Duane, I'll experiment with this today as I'll be spooling on some new line on a new spinning reel.
It occurs to me that one could tie a doubled-line Uni knot where it creates, on traditional terminal tackle, two lines through the eye (like a Palomar knot), then a looped tag end (normally cut off) that could be cut to make two more accessible lines for various attachments. That'd potentially be two mainline and two tag ends (4) emanating from the knot. I'll tie it and see what sort of configuration the various "ends" create; but, it'd seem that your cork loop method might have endless combinations to experiment with. One question is whether the doubled-line Uni knot will hold in place and not slip. Another test will be needed if it passes the first related to any practicality. For crappie anglers, other panfish, too, who use multiple hooks and weights, this might be a cool way to make a rig just using line, again without the need for a swivel. Thanks for the follow-up! Brad
Bingo Brad, you do catch on quickly! There are many variations to this loop knot version of fishing, which are simple and quick to tie. Your suggestion of using a Uni-knot is very interesting. Uni-knots are becoming popular with anglers for tying on their lures, and the claim is the quick and easy to tie Uni-knot for mono is as strong as either the Palomar or improved cinch knot.
By cutting the loop knot on the side of the loop instead of the bottom, you now have short and a long tagged ends that can be used for drop shot rigging. I use the short tagged end for a slip weight attached with a split shot when river fishing for trout. This method allowed me to effectively spin cast fish the headwaters of the Missouri river below the second dam in areas where even fly fishermen could not reach.
Say you want to add a weighted drop line below an already tied on jig without retying. Insert a 12-inch long loop about a foot above your lure and cut one side of the loop line near the knot. You now have a drop line to attach your weight about a foot below your jig. Works just as well for adding a second jig, either above or below the existing jig, depending on the size of the loop and where it’s tied.
Once the concept is mastered, you can imagine all sorts of ideas, such as spider rigging without the need for terminal tackle and extensive tying procedures. I’m looking forward to seeing what you come up with Brad.
So, what I have done here to illustrate my "test" of a simple Uni knot is to use some string so it shows up better, then tie a Uni knot to an object, then cut the line through the eye of the object so that it creates two pieces (off on the left side), then the other piece is the tag end (sticking up in photo) . . . which I leave on. And, you can see the mainline going back toward the rod moving off to the right. Many of you know that a Uni knot can be tightened down anywhere above the actual hook. It doesn't have to be cinched down tightly and it is often used as a very good substitute for a loop knot. Loop knots leave some slack in the knot above, say, a crankbait, and lots of guys like them to let lures "swing." Here, I cinch it down tightly to form the two lines to attach "things" to. So, one could tie these "long" and cut one shorter and have two hooks. The tag end could be used for a bobber or a weight. All sorts of varieties and possibilities! Now, if you "double" your line, it'd create 4 on the left, two tag ends. That might be overkill. Anyway, thanks for the tip. This might be a nice way to customize some rigs. Two different color lures . . . see what is biting; two different lengths, see at what level they are biting and on and on. Brad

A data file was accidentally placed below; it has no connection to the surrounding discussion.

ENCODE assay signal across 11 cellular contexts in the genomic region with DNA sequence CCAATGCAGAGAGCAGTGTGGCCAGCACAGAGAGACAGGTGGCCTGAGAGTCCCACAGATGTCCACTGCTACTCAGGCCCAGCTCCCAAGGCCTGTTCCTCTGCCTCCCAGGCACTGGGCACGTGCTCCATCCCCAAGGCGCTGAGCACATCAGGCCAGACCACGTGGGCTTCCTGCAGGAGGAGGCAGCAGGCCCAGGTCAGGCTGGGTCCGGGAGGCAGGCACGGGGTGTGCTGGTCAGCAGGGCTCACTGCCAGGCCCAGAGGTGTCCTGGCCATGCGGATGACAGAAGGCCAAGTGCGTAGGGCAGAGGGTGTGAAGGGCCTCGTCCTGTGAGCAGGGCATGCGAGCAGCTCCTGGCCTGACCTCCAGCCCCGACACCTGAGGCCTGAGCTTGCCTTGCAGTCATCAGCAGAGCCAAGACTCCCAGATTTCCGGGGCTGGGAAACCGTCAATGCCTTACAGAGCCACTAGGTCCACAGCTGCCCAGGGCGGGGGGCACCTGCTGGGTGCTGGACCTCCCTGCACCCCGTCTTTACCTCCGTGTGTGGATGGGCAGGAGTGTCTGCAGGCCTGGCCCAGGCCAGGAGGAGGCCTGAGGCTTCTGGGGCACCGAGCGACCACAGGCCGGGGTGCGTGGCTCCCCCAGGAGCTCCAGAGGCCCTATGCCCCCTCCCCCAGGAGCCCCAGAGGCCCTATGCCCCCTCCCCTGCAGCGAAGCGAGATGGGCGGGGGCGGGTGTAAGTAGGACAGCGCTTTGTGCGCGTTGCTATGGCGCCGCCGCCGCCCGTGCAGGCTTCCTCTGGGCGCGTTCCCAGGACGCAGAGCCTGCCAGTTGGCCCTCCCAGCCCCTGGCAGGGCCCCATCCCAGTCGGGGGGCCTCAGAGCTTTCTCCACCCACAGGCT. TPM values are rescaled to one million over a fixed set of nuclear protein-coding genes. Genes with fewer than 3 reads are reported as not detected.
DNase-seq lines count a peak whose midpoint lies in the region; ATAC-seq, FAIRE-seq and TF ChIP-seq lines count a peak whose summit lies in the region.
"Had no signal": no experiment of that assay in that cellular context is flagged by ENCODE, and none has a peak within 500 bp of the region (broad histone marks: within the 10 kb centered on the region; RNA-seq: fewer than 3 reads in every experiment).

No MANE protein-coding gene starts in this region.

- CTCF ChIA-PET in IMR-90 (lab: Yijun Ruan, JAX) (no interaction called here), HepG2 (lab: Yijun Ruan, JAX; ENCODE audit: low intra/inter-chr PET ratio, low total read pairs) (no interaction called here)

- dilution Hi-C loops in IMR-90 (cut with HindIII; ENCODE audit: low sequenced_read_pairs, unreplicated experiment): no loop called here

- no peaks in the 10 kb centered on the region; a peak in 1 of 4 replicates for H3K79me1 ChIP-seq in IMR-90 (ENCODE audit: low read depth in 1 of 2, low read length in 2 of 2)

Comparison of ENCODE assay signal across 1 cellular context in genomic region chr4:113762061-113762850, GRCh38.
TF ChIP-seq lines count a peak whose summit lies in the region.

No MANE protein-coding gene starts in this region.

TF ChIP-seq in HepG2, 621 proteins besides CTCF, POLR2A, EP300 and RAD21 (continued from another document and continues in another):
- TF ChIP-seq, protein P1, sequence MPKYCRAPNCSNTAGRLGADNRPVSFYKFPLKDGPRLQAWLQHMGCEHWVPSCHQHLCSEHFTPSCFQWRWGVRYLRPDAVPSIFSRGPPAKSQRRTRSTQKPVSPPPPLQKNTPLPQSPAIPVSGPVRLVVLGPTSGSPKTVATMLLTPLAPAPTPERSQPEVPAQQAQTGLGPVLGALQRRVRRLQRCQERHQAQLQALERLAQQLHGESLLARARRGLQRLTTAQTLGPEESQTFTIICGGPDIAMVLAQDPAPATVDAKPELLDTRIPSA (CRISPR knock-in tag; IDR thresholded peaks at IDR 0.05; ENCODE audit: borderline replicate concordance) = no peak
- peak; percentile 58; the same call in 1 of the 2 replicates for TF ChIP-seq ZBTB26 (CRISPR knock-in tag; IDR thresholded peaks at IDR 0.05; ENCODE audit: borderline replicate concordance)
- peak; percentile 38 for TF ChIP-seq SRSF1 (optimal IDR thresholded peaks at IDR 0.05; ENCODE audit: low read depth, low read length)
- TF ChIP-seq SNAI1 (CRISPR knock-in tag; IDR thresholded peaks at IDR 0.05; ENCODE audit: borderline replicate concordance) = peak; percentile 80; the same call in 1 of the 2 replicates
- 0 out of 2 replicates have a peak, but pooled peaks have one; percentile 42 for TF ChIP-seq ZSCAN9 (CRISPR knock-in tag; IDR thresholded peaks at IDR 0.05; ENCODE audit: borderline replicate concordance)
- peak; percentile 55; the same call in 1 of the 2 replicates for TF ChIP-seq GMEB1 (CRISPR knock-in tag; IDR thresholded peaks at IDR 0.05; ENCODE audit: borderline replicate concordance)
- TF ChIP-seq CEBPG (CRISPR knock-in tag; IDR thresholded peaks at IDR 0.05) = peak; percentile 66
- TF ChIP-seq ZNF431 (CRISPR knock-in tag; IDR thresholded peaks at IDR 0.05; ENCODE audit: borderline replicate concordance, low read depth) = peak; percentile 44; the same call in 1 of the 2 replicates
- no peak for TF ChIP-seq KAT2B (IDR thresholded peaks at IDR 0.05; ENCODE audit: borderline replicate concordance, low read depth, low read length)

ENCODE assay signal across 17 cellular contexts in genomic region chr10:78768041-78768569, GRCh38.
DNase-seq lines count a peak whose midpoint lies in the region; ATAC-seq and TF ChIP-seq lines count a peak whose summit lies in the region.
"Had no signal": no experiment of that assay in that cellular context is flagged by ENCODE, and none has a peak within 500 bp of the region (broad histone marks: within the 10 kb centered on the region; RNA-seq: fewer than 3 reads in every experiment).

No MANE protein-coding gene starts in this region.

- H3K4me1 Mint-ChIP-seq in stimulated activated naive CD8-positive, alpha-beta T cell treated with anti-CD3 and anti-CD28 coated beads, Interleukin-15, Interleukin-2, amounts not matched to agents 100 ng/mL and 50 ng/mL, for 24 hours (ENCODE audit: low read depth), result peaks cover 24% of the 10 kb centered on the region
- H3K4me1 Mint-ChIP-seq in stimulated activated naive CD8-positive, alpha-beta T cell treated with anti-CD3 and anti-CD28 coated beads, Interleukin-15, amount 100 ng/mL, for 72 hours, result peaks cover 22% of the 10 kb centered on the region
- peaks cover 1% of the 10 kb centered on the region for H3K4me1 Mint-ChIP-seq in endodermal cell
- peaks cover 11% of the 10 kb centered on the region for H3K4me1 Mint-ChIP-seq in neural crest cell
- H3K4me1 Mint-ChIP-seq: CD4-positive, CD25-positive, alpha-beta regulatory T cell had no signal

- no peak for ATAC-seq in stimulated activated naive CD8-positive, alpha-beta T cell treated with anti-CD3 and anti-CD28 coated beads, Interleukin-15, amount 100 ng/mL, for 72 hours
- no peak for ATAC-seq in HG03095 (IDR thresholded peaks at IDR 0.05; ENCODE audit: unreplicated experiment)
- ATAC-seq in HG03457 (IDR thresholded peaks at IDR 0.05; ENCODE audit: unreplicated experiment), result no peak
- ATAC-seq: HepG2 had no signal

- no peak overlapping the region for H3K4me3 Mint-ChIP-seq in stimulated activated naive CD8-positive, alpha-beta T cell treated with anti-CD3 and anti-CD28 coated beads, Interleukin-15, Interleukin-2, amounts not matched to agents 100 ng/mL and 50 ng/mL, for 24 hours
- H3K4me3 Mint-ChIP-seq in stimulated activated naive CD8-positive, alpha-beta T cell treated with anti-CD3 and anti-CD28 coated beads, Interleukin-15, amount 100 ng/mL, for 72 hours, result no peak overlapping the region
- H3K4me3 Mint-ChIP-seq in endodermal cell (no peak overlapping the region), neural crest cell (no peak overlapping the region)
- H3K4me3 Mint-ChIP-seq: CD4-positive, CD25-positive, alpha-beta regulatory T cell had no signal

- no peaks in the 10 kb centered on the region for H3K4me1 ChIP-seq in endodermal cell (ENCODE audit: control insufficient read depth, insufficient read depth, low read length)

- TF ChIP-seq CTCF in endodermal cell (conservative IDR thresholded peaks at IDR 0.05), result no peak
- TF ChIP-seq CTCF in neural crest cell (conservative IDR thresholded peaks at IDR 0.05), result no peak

… excellent discussion and a nice read!... Smoltz did you settle on a set-up combination for throwing the tiny jigs?
Hey guys have not been on for a while. Fell into some hard times. Life can be tough but the Lord is gracious.
Anyhow, no SLIP... last I had been at it, I was still fishing the daiwa but with 2lb line with good results. I still need to try the micro braid! Maybe I'll get some. Have not been ice fishing this year but I plan on getting back at it a lot this year again as soon as ice breaks up n begins to warm. Me and my son will be getting after it! Been starting to get back to reading and looking and checking things out again.
Just a guess on my part but you know when you fly a simple paper airplane that sometimes it flies better if thrown modestly, that by comparison, if you rear back and throw it really, really hard it doesn't go as far. Crashes into the floor.
I think when something like the very light weights we are casting are flung too hard with a long whippy rod, there might be some issues related to wind resistance issues overwhelming the object and it doesn't cut or slice through the air as well.
For sure, if nothing else, diminishing returns as regards distance and casting effort.
Glad to hear the 2 lbs. test is working for you. I love the stuff.